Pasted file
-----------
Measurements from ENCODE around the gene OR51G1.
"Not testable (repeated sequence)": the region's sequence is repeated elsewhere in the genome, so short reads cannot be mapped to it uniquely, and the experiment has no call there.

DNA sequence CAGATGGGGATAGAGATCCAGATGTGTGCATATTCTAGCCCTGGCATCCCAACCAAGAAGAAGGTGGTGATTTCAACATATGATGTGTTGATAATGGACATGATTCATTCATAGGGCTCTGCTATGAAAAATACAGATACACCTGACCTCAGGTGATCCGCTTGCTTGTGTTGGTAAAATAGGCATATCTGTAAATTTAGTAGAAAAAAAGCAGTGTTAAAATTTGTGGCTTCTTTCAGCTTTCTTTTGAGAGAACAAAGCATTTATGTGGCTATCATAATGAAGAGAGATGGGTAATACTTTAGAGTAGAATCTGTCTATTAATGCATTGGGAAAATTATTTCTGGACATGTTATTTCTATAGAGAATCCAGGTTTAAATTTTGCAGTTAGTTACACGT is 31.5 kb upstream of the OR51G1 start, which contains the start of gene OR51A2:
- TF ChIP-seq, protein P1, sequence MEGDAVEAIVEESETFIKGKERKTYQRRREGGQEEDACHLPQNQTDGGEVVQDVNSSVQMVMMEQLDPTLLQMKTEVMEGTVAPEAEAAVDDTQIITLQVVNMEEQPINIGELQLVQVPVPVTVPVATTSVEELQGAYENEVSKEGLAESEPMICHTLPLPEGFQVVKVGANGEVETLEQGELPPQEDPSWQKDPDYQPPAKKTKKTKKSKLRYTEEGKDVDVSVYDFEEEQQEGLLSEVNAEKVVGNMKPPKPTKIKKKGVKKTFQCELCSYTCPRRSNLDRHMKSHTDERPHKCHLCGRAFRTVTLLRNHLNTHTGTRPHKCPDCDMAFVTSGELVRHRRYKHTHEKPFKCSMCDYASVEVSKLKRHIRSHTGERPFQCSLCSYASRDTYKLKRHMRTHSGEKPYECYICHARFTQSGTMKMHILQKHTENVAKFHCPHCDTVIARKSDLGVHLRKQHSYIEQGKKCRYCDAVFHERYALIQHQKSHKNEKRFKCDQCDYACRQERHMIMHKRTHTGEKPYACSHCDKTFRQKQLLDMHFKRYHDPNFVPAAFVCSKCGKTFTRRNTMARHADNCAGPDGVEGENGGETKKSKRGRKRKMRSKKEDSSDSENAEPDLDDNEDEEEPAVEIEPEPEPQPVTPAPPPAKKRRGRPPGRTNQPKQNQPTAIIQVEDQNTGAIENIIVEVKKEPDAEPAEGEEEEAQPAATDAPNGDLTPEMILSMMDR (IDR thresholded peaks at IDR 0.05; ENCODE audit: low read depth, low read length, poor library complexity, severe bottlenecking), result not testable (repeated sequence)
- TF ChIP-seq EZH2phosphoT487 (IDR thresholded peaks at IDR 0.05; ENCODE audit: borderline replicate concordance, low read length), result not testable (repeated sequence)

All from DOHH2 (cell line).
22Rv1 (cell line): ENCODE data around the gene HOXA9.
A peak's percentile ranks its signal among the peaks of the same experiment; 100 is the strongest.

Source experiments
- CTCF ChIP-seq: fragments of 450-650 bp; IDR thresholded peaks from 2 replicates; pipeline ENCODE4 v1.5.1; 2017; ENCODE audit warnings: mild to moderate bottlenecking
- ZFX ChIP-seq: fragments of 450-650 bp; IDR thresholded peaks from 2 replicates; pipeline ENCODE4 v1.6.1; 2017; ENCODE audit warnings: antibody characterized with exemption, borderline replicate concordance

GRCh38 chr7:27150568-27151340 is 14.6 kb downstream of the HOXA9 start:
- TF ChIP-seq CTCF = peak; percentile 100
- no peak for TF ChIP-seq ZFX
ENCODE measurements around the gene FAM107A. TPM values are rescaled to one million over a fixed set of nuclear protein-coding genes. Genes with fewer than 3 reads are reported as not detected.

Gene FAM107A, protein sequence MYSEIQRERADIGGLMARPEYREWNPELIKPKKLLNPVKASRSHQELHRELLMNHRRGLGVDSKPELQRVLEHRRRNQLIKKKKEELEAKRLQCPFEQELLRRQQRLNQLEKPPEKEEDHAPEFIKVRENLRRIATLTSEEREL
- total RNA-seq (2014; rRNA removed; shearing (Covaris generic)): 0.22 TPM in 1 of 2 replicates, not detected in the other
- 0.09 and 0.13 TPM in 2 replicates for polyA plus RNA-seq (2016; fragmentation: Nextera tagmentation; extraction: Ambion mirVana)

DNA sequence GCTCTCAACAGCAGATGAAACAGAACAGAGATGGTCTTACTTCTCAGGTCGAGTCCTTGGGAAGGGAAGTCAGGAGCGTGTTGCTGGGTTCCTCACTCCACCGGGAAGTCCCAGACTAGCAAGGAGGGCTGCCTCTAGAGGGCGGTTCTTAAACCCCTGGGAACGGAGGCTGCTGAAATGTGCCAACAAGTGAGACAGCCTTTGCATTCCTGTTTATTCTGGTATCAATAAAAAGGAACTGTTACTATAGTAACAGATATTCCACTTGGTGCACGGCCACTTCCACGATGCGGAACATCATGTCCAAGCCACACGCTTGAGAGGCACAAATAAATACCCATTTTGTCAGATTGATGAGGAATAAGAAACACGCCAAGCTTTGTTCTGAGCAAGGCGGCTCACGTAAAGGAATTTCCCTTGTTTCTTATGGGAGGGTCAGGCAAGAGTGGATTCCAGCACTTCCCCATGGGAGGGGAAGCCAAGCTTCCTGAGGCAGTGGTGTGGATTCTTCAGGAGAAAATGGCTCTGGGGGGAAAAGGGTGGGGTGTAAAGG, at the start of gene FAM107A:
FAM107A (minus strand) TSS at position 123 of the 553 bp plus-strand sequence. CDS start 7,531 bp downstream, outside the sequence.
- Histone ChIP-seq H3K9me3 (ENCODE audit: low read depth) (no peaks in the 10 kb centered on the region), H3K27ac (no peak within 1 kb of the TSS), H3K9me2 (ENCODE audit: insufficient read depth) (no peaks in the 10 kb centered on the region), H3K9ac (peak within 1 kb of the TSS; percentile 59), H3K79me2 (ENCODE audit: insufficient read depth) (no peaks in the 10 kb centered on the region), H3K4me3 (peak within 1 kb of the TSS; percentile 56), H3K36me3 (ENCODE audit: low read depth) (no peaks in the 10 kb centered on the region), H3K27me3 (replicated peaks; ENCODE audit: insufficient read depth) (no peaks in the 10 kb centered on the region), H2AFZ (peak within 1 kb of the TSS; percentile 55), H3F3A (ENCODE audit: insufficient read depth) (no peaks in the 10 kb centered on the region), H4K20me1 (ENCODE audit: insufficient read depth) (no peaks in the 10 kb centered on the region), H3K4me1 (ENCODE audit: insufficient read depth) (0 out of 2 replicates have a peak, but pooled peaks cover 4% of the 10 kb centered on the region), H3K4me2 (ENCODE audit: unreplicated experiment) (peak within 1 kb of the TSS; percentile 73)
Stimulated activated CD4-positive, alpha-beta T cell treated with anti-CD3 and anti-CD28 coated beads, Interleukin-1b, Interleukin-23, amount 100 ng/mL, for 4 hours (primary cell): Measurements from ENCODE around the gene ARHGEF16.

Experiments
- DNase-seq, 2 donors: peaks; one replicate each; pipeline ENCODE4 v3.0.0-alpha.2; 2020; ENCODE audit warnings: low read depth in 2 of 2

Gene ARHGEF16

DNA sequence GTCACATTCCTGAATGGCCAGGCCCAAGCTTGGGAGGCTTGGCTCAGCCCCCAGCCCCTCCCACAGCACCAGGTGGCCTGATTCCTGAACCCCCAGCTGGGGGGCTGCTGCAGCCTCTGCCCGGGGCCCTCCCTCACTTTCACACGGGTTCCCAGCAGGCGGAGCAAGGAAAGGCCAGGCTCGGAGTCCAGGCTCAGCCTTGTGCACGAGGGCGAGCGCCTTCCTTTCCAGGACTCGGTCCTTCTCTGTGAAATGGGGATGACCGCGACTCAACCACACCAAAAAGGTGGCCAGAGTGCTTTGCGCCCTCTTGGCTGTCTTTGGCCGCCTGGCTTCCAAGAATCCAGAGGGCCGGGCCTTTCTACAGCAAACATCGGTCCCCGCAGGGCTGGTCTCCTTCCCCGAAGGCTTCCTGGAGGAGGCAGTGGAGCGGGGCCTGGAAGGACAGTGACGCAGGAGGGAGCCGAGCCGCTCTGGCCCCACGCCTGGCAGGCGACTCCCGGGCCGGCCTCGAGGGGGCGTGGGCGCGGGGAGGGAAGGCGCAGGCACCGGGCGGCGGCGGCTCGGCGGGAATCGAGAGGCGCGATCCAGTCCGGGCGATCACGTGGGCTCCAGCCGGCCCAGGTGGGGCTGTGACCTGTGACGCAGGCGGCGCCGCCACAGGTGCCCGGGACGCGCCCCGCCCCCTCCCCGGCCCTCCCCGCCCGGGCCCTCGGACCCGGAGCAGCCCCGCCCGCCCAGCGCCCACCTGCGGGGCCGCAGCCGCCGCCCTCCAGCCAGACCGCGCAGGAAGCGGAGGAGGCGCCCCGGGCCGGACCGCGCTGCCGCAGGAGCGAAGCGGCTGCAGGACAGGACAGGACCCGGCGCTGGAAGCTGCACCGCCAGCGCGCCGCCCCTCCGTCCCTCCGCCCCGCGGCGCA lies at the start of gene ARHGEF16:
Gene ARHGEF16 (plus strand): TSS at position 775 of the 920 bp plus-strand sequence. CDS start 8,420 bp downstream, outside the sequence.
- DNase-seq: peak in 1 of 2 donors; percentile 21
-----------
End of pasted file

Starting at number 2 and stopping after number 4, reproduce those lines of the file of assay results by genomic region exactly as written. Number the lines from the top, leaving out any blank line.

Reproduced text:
"Not testable (repeated sequence)": the region's sequence is repeated elsewhere in the genome, so short reads cannot be mapped to it uniquely, and the experiment has no call there.

DNA sequence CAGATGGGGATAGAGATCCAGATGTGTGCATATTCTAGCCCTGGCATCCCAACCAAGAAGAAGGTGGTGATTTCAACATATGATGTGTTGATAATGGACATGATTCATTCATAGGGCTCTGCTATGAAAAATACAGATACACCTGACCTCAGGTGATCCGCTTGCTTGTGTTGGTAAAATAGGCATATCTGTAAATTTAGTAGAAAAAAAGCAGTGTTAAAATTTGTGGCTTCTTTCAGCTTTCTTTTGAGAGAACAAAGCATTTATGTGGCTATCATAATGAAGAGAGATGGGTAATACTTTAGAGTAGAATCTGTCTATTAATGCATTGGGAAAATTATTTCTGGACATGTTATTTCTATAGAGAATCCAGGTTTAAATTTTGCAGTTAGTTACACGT is 31.5 kb upstream of the OR51G1 start, which contains the start of gene OR51A2:
- TF ChIP-seq, protein P1, sequence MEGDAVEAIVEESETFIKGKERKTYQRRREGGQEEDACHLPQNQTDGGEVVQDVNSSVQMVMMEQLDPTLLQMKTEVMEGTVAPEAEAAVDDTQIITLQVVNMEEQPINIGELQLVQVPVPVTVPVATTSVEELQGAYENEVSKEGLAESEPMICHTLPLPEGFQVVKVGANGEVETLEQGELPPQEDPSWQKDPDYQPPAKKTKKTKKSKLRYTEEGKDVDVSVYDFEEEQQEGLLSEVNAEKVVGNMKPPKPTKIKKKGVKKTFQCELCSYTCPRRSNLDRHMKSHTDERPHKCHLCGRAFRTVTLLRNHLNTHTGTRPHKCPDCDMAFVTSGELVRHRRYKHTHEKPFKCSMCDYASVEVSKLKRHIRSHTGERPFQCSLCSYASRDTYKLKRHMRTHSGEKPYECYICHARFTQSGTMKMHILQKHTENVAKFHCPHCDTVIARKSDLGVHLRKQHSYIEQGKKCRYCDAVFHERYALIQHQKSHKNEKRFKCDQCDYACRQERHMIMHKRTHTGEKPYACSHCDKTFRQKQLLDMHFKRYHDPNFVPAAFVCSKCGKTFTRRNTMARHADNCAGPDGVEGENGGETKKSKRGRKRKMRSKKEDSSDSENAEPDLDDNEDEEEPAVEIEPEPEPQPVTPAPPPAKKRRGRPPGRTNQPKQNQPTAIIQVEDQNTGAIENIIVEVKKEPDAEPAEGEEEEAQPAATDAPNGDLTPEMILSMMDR (IDR thresholded peaks at IDR 0.05; ENCODE audit: low read depth, low read length, poor library complexity, severe bottlenecking), result not testable (repeated sequence)